Reaffirming human rights values in the HIV response
The experience of the Alliance Linking Organisations and partners on the ground is that one of the most important obstacles in the response to HIV is the vulnerability of key affected populations. This includes violations of their human rights and the high level of stigma and discrimination individuals and communities affected by HIV face on a daily basis.
Only a human rights approach to the epidemic can guarantee that those at higher risk and most vulnerable access HIV programmes and services.
During negotiations, the adoption of a human rights framework for the global HIV response was constantly under threat. The final Declaration was weakened by text that reaffirms the sovereign rights of UN Member states and the prominence given to national laws, and to cultural, ethical and religious values which could undermine commitment to a scaled up response that is based on evidence of what works. Concessions to ‘cultural values’ often undermine evidence based programming and policies.
However, the declaration does reaffirm “that the full realization of all human rights and fundamental freedoms for all is an essential element in the global response to the HIV epidemic”. It gives particular attention to all people vulnerable to and affected by HIV and commits to “monitoring the impact of the legal environment on HIV prevention, treatment, care and support” and to intensifying “national efforts to create enabling legal, social and policy frameworks in each national context in order to eliminate stigma, discrimination and violence related to HIV.”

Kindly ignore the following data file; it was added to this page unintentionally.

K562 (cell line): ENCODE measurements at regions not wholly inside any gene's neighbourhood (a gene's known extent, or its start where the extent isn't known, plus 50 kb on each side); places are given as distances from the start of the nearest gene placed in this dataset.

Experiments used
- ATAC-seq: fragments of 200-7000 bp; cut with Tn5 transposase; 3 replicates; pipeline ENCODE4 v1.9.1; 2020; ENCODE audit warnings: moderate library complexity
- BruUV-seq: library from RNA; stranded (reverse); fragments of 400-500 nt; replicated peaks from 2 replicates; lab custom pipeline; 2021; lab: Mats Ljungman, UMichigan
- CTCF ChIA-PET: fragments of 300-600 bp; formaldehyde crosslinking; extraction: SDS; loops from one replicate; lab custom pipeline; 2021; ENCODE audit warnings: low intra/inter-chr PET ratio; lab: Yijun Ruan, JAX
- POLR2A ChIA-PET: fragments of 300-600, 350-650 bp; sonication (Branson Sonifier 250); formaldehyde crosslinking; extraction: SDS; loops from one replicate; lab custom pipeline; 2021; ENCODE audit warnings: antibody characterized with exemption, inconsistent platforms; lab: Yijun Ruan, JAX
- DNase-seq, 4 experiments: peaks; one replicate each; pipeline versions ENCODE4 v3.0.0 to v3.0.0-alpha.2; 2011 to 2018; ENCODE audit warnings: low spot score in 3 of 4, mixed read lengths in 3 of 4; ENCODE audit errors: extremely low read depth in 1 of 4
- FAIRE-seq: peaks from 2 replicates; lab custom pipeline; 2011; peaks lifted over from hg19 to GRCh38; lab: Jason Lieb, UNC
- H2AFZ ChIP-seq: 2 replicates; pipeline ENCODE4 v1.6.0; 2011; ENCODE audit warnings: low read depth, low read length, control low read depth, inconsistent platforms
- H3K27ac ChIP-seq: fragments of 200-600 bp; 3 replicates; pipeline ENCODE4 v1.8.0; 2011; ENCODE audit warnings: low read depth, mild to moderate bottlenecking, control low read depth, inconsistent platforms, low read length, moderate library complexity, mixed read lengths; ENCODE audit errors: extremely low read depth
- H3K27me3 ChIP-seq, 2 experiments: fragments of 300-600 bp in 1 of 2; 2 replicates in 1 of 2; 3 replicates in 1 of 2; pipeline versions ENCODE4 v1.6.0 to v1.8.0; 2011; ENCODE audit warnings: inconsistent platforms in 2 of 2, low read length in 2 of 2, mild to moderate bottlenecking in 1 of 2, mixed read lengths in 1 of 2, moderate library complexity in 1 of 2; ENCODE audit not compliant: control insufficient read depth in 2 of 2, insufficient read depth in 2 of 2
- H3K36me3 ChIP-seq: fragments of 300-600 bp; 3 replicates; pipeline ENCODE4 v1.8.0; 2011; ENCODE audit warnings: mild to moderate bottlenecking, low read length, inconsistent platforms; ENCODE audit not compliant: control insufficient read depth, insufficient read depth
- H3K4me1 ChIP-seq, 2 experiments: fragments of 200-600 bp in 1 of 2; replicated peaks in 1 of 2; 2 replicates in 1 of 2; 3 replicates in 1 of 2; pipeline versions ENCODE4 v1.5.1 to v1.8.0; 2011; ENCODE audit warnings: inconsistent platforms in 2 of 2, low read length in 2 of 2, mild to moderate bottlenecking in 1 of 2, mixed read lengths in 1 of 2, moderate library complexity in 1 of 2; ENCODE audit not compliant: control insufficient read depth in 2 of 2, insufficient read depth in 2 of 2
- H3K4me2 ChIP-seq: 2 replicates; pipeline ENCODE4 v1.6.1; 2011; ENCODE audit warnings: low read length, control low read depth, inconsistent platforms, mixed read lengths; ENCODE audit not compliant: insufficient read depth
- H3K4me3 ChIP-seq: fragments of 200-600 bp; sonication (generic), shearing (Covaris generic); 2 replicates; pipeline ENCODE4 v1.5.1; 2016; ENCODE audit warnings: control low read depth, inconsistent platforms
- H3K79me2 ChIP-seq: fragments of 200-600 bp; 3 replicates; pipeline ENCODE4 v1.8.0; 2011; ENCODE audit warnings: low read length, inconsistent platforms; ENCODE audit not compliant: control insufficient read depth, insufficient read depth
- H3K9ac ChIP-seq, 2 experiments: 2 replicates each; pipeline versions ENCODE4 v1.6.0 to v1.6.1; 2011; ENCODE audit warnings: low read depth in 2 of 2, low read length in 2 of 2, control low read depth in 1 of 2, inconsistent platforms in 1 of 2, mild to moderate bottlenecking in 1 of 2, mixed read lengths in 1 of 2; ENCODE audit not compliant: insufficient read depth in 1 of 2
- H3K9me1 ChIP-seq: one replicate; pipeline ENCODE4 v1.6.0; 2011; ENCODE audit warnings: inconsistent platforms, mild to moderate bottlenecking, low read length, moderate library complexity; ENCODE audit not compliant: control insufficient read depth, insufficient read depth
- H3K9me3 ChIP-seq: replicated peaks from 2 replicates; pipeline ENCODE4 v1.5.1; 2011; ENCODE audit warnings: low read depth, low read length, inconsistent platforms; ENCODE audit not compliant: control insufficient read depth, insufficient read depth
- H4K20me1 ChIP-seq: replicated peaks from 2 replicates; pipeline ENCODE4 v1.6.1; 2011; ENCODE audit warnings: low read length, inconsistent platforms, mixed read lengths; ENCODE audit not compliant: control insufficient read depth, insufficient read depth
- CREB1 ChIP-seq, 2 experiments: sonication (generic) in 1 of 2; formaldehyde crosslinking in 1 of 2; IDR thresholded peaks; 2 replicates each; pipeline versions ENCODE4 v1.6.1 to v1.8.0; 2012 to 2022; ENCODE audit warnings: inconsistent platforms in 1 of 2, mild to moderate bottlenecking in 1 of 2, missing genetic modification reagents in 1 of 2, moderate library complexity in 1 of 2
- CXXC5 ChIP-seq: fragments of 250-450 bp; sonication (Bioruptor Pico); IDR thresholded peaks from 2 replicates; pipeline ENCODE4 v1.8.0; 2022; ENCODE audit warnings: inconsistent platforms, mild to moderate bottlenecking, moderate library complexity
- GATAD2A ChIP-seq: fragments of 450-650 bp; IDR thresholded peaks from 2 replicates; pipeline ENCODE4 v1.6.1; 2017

Recognising men who have sex with men, people who use drugs and sex workers as key affected populations
Negotiations prior to the meeting were marked by a growing number of conservative positions in relation to the acknowledgment of the importance of some populations who are at higher risk of HIV. In previous political declarations, no specific mention of men who have sex with men, people who use drugs or sex workers was made. This represents an important acknowledgement of how disproportionately affected certain population groups are.
The 2011 political declaration notes that “many national HIV prevention strategies inadequately focus on populations that epidemiological evidence shows are at higher risk, specifically men who have sex with men, people who inject drugs and sex workers.” Unfortunately, it does not include these groups explicitly when outlining HIV interventions for vulnerable groups and when making human rights considerations to the HIV response.